Many downloadable buyer persona templates are packed full of various pieces of data. The implication is that collecting each piece of data is necessary to build an ideal customer profile.
How much data is enough to build a good buyer persona?
Members of a sales team often translate the term buyer persona into something made up by the Marketing team that isn’t based in reality (and there is plenty of evidence to validate their perception). It’s not fair and I want to change that perception.
My friend, Adele Revella is the founder of the Buyer Persona Institute. She has the best explanation of what data to capture and use. She says to only capture the data needed to find and influence potential customers. That’s it. Simple and clear.
If age helps find and influence potential customers, capture it.
If geography helps find and influence potential customers, capture it.
If education level helps find and influence potential customers, capture it.
Otherwise, ignore it because it’s unnecessary noise.
By potential customers, I mean a market segment full of them, not an individual customer.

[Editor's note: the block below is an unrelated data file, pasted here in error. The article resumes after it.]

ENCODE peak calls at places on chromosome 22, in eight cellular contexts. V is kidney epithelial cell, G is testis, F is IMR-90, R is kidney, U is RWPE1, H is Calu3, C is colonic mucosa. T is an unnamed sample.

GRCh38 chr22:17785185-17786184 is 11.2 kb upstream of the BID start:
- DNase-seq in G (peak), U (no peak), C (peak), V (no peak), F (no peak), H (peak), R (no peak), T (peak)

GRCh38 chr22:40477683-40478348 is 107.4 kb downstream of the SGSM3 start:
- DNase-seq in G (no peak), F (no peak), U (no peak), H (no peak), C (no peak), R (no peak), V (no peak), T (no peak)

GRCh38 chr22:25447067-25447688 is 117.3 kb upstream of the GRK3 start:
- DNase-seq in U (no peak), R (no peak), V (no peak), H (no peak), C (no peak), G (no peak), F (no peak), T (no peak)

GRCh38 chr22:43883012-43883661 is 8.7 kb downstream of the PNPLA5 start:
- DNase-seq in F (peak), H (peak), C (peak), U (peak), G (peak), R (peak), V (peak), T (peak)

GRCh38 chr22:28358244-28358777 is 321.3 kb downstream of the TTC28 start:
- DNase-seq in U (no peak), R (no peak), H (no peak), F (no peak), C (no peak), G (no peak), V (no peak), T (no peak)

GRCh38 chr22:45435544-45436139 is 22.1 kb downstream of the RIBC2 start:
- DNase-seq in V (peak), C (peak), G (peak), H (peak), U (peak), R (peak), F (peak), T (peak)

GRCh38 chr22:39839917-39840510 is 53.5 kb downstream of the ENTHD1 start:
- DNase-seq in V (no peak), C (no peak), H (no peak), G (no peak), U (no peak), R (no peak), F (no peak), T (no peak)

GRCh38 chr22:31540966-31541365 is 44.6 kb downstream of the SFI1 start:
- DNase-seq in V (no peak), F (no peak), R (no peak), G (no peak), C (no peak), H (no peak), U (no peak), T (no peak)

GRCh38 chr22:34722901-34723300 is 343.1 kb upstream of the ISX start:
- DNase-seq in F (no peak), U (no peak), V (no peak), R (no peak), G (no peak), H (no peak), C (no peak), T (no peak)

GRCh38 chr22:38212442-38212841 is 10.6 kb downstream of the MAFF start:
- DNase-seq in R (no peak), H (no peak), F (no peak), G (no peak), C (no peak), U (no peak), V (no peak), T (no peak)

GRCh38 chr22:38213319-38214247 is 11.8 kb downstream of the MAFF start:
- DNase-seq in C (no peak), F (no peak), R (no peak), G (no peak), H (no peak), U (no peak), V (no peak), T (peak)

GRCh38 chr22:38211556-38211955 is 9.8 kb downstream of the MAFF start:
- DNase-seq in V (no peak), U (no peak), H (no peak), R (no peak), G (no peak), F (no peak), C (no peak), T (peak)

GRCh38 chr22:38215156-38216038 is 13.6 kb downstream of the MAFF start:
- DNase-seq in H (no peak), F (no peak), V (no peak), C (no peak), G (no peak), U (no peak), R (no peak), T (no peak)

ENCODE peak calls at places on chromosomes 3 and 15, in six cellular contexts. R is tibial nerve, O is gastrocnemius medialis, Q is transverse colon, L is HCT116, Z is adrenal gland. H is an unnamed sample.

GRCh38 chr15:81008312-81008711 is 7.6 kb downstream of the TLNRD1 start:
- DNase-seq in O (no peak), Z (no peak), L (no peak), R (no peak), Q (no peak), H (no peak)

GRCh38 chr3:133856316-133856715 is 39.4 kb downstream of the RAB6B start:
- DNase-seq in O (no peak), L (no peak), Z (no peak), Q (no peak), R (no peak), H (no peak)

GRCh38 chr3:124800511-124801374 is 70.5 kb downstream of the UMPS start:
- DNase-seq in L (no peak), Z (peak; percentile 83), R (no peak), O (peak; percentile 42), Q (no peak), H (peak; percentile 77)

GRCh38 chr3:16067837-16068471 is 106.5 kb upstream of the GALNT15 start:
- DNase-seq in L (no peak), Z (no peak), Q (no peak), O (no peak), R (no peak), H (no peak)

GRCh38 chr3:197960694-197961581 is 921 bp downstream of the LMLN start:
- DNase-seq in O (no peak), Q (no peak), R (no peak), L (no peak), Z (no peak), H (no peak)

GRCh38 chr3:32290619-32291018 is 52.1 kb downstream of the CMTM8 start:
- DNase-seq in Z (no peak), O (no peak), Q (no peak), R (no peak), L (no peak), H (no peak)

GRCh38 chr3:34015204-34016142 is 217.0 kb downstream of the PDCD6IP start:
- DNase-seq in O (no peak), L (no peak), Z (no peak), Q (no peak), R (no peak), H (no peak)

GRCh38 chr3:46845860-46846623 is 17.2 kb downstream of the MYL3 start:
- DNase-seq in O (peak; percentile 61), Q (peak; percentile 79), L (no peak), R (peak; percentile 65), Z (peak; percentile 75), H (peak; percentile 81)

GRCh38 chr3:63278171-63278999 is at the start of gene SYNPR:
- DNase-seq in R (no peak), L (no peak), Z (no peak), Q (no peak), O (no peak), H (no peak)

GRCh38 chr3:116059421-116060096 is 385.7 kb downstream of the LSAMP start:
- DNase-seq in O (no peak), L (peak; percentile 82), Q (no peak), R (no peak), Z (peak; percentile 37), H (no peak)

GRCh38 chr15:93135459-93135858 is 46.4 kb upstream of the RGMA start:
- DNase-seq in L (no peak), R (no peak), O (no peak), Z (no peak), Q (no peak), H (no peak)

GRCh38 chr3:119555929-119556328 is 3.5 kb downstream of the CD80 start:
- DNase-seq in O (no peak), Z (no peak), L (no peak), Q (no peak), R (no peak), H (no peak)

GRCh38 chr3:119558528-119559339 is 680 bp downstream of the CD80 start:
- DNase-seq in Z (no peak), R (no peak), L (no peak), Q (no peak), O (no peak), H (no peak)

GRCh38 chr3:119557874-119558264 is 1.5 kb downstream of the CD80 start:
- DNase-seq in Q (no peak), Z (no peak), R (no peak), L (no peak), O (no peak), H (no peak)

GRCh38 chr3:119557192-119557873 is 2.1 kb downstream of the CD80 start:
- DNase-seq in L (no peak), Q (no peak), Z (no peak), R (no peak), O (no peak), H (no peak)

The goal of creating Buyer Personas is to:
Identify potential customers with a high motivation to address a need your products fill,
Engage with potential customers about the issues that are important to them,
Guide potential customers to your products that satisfy their need, and
Provide the tools and insight to optimize your sales team efforts
Buyer Personas make a significant contribution to product launch planning and the development of effective product launch strategy. If you don’t know the attributes of your buyer personas, how can you expect to have a successful product launch?
Get your copy of the BrainKraft Buyer Persona Canvas in the BrainKraft members file share area.